The FP recognized that this was a case of bilateral olecranon bursitis, and that the patient’s left arm was most affected.
Knowing that there are many causes of olecranon bursitis, the FP decided to aspirate the fluid for further diagnosis. The fluid didn’t appear infected, but under the microscope, the FP could see small linear crystals that were consistent with uric acid crystals. Upon further questioning, the patient remembered having had a painful episode 5 years earlier involving swelling of his big toe.
The patient was told to take over-the-counter ibuprofen 3 times daily with food and was sent for some blood tests. The blood tests revealed a normal complete blood count and a metabolic profile revealed an elevated uric acid level of 9 mg/dL. A 24-hour urine test for uric acid was ordered and it showed a high level of urate production.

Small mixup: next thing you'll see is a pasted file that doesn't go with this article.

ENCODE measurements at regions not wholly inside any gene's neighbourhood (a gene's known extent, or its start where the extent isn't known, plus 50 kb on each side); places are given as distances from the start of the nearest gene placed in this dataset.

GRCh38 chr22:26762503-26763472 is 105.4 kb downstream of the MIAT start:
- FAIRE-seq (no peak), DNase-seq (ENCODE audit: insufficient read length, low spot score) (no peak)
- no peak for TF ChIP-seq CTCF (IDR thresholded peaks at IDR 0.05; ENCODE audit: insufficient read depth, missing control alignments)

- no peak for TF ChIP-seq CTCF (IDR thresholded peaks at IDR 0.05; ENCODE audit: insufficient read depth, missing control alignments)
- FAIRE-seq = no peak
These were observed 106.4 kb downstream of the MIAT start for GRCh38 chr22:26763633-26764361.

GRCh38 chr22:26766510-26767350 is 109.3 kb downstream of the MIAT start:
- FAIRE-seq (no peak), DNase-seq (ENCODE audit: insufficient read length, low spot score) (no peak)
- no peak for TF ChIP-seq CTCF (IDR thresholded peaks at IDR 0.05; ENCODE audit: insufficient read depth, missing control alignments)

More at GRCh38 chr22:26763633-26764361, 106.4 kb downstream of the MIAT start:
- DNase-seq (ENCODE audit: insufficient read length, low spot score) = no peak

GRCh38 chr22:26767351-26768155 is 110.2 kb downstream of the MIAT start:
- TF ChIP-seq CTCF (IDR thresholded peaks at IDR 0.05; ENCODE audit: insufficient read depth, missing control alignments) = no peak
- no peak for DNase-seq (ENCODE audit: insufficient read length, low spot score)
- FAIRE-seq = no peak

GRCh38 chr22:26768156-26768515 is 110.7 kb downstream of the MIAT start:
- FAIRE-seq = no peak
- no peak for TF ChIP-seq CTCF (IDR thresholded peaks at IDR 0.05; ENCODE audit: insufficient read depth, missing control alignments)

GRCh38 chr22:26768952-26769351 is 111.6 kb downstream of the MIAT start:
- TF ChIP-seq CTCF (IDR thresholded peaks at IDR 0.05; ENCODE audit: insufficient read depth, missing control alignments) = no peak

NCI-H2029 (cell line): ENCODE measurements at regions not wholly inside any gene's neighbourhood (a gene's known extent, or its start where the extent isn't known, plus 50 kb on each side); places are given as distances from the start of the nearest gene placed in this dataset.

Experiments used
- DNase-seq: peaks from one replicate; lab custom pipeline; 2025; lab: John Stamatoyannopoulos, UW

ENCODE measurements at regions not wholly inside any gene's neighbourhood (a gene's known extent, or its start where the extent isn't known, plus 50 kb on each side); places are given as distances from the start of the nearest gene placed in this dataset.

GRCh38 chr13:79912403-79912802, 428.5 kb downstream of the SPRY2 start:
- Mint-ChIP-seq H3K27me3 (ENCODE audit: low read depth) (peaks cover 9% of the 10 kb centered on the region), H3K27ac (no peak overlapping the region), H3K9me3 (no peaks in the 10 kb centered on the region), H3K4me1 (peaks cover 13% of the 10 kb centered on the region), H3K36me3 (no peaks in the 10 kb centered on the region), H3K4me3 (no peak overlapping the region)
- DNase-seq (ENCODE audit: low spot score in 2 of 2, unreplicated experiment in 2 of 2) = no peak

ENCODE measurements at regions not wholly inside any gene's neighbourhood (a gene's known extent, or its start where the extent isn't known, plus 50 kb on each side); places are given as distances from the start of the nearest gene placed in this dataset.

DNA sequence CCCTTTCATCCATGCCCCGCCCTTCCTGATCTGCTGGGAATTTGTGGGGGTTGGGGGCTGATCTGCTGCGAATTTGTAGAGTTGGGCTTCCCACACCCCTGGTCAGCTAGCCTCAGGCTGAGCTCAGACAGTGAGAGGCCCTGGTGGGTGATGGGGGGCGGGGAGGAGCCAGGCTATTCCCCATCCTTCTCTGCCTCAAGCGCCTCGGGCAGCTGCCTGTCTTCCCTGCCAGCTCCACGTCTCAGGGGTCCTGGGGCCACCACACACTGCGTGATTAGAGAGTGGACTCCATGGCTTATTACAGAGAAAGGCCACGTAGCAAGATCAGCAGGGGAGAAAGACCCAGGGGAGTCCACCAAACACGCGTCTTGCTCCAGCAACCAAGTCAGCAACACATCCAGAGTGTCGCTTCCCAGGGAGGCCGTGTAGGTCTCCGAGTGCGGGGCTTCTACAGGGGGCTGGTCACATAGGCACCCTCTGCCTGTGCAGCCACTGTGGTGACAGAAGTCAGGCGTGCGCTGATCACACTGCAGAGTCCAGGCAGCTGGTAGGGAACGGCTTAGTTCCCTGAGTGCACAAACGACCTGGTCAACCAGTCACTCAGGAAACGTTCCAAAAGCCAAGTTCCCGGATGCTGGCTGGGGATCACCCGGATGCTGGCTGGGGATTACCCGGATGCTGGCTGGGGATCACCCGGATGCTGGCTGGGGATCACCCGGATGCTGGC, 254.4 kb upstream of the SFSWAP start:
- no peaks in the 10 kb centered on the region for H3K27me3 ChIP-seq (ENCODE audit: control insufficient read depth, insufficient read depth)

The FP started the patient on low-dose colchicine while beginning daily allopurinol to reduce his uric acid level and prevent further gouty attacks. If allopurinol is started without the colchicine for the first 6 months of therapy, there is a significant risk of precipitating another acute attack of gout. The FP also counseled the patient about limiting alcohol and red meat intake, while ensuring a good daily fluid intake.
Photo and text courtesy of Richard P. Usatine, MD. This case was adapted from: Chumley H, Usatine R. Arthritis overview. In: Usatine R, Smith M, Mayeaux EJ, et al, eds. Color Atlas of Family Medicine. 2nd ed. New York, NY: McGraw-Hill; 2013:562-568.
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